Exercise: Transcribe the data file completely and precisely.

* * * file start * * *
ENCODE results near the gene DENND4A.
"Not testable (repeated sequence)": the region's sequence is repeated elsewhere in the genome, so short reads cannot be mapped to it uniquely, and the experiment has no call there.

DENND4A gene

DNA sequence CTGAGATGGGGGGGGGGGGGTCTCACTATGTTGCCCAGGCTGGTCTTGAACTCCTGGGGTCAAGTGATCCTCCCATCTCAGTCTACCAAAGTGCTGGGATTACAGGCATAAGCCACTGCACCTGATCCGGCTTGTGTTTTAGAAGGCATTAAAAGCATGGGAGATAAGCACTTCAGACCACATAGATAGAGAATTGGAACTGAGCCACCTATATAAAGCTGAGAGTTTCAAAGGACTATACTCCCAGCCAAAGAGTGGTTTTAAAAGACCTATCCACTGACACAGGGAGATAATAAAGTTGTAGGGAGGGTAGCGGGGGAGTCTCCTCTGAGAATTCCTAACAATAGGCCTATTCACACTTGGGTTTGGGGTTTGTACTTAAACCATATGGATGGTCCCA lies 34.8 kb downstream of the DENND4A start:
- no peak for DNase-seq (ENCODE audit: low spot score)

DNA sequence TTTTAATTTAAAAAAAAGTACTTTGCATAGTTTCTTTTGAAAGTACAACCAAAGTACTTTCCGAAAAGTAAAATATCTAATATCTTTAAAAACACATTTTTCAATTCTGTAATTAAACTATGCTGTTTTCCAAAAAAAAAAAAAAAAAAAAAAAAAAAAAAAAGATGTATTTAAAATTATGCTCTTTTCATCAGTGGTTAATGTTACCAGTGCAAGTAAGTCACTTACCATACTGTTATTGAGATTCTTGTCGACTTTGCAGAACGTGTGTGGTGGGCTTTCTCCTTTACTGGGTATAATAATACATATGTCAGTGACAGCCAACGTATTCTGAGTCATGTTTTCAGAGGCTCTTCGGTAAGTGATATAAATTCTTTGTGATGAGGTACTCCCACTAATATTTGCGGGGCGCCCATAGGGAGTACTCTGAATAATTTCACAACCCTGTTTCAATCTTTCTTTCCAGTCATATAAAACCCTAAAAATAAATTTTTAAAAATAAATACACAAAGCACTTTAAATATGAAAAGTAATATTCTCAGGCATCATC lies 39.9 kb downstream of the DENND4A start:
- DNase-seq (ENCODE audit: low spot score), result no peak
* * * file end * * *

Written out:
ENCODE results near the gene DENND4A.
"Not testable (repeated sequence)": the region's sequence is repeated elsewhere in the genome, so short reads cannot be mapped to it uniquely, and the experiment has no call there.

DENND4A gene

DNA sequence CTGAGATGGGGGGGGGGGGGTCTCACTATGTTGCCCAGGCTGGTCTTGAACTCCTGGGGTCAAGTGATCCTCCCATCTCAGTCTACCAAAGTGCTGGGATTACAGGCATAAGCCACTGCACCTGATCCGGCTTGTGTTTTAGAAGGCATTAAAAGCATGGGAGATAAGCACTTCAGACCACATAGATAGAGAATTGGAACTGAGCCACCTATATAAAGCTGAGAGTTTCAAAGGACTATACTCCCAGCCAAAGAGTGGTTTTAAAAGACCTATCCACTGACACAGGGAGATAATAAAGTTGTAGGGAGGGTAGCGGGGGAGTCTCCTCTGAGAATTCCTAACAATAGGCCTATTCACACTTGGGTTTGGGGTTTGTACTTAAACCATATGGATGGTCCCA lies 34.8 kb downstream of the DENND4A start:
- no peak for DNase-seq (ENCODE audit: low spot score)

DNA sequence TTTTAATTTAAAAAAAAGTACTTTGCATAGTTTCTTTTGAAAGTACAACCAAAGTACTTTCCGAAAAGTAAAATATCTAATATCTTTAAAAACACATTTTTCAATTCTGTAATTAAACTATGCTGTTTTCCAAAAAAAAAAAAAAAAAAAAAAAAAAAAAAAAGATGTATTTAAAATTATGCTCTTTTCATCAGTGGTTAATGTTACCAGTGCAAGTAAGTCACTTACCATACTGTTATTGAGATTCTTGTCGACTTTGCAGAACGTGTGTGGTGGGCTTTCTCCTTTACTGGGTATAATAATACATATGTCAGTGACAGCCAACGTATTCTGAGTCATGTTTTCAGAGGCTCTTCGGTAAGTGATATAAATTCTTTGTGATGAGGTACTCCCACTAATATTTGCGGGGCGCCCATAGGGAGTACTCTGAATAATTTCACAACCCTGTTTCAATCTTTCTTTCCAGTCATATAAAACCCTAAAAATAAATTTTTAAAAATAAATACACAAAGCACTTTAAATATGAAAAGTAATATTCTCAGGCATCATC lies 39.9 kb downstream of the DENND4A start:
- DNase-seq (ENCODE audit: low spot score), result no peak